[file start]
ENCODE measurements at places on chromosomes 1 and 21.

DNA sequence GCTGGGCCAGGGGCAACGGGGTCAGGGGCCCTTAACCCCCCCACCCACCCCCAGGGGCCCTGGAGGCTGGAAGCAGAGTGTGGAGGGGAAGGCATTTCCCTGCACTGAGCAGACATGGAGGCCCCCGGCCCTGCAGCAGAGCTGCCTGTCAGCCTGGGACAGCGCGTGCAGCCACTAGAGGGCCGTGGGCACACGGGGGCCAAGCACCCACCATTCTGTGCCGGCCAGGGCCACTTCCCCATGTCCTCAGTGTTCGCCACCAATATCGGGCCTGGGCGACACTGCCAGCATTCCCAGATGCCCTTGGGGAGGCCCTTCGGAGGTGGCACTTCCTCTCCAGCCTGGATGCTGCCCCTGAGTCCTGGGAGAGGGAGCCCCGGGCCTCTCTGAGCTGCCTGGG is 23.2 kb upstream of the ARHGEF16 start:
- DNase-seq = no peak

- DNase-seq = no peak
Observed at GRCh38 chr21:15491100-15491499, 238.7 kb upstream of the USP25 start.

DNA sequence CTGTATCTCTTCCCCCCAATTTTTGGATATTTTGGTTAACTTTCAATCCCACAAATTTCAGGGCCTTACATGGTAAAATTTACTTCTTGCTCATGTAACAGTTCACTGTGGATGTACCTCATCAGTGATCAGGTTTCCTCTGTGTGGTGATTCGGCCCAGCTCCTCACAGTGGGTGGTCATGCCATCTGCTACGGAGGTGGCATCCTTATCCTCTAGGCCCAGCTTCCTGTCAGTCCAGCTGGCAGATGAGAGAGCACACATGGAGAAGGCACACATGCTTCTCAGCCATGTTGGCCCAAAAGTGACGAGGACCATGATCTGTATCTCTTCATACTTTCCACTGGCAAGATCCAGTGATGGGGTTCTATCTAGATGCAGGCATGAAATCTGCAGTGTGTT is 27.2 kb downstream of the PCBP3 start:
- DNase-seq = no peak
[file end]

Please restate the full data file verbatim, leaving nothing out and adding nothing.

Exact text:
ENCODE measurements at places on chromosomes 1 and 21.

DNA sequence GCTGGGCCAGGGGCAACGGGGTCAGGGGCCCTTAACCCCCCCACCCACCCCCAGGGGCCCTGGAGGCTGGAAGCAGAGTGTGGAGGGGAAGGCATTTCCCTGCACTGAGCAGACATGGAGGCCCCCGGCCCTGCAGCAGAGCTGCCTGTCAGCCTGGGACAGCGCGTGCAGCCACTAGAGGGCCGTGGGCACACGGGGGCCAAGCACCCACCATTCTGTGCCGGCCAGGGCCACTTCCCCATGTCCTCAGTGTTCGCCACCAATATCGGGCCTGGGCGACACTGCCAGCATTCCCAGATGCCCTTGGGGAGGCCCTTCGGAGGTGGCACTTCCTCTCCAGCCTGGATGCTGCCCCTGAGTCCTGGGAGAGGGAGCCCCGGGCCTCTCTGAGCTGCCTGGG is 23.2 kb upstream of the ARHGEF16 start:
- DNase-seq = no peak

- DNase-seq = no peak
Observed at GRCh38 chr21:15491100-15491499, 238.7 kb upstream of the USP25 start.

DNA sequence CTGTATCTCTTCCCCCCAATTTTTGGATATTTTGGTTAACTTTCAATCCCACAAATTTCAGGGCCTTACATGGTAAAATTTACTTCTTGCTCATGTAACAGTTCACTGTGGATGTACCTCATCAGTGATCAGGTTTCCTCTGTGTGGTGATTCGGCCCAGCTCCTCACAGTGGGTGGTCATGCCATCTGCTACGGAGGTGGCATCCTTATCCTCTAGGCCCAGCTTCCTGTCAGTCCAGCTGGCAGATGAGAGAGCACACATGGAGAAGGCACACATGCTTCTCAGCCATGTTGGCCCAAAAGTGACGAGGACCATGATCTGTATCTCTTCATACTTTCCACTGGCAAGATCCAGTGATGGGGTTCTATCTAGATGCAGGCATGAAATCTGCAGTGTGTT is 27.2 kb downstream of the PCBP3 start:
- DNase-seq = no peak